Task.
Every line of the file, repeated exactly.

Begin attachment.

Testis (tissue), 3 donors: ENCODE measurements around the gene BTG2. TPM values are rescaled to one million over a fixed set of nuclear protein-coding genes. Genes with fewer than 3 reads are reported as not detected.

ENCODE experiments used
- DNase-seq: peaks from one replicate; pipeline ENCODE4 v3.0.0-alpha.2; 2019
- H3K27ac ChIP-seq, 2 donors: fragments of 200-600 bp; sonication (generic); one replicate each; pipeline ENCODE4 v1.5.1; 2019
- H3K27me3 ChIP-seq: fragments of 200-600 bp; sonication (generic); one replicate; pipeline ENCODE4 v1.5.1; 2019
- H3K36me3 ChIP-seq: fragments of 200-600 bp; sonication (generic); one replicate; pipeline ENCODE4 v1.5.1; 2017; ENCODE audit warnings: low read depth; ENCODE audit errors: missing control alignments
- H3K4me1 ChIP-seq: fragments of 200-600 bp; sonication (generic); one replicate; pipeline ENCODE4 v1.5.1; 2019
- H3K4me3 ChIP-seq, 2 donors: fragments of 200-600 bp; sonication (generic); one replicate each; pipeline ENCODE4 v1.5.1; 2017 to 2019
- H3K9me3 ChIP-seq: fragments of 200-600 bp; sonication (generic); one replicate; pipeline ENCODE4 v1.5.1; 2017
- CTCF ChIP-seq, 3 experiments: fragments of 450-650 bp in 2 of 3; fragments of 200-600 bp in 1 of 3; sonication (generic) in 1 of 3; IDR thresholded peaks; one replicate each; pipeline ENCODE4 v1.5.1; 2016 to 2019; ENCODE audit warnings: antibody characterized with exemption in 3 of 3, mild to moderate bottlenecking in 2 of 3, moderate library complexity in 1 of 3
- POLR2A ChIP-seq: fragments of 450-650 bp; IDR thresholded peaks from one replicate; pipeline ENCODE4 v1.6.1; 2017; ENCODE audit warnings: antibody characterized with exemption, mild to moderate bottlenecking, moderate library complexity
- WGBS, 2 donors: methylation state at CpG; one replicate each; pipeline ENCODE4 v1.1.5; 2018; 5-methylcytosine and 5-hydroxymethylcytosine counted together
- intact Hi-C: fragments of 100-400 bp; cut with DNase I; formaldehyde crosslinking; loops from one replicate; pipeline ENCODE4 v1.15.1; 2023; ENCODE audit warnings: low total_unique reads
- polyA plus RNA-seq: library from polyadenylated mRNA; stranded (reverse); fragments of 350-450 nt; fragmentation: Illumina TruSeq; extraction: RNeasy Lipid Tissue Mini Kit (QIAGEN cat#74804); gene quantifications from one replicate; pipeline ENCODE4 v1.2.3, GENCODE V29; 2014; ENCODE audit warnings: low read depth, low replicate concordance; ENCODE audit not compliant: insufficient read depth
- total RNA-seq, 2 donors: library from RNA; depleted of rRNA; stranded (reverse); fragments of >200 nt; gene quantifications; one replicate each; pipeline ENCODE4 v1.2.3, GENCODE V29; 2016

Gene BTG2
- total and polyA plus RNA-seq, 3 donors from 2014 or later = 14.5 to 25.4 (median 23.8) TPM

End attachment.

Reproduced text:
Testis (tissue), 3 donors: ENCODE measurements around the gene BTG2. TPM values are rescaled to one million over a fixed set of nuclear protein-coding genes. Genes with fewer than 3 reads are reported as not detected.

ENCODE experiments used
- DNase-seq: peaks from one replicate; pipeline ENCODE4 v3.0.0-alpha.2; 2019
- H3K27ac ChIP-seq, 2 donors: fragments of 200-600 bp; sonication (generic); one replicate each; pipeline ENCODE4 v1.5.1; 2019
- H3K27me3 ChIP-seq: fragments of 200-600 bp; sonication (generic); one replicate; pipeline ENCODE4 v1.5.1; 2019
- H3K36me3 ChIP-seq: fragments of 200-600 bp; sonication (generic); one replicate; pipeline ENCODE4 v1.5.1; 2017; ENCODE audit warnings: low read depth; ENCODE audit errors: missing control alignments
- H3K4me1 ChIP-seq: fragments of 200-600 bp; sonication (generic); one replicate; pipeline ENCODE4 v1.5.1; 2019
- H3K4me3 ChIP-seq, 2 donors: fragments of 200-600 bp; sonication (generic); one replicate each; pipeline ENCODE4 v1.5.1; 2017 to 2019
- H3K9me3 ChIP-seq: fragments of 200-600 bp; sonication (generic); one replicate; pipeline ENCODE4 v1.5.1; 2017
- CTCF ChIP-seq, 3 experiments: fragments of 450-650 bp in 2 of 3; fragments of 200-600 bp in 1 of 3; sonication (generic) in 1 of 3; IDR thresholded peaks; one replicate each; pipeline ENCODE4 v1.5.1; 2016 to 2019; ENCODE audit warnings: antibody characterized with exemption in 3 of 3, mild to moderate bottlenecking in 2 of 3, moderate library complexity in 1 of 3
- POLR2A ChIP-seq: fragments of 450-650 bp; IDR thresholded peaks from one replicate; pipeline ENCODE4 v1.6.1; 2017; ENCODE audit warnings: antibody characterized with exemption, mild to moderate bottlenecking, moderate library complexity
- WGBS, 2 donors: methylation state at CpG; one replicate each; pipeline ENCODE4 v1.1.5; 2018; 5-methylcytosine and 5-hydroxymethylcytosine counted together
- intact Hi-C: fragments of 100-400 bp; cut with DNase I; formaldehyde crosslinking; loops from one replicate; pipeline ENCODE4 v1.15.1; 2023; ENCODE audit warnings: low total_unique reads
- polyA plus RNA-seq: library from polyadenylated mRNA; stranded (reverse); fragments of 350-450 nt; fragmentation: Illumina TruSeq; extraction: RNeasy Lipid Tissue Mini Kit (QIAGEN cat#74804); gene quantifications from one replicate; pipeline ENCODE4 v1.2.3, GENCODE V29; 2014; ENCODE audit warnings: low read depth, low replicate concordance; ENCODE audit not compliant: insufficient read depth
- total RNA-seq, 2 donors: library from RNA; depleted of rRNA; stranded (reverse); fragments of >200 nt; gene quantifications; one replicate each; pipeline ENCODE4 v1.2.3, GENCODE V29; 2016

Gene BTG2
- total and polyA plus RNA-seq, 3 donors from 2014 or later = 14.5 to 25.4 (median 23.8) TPM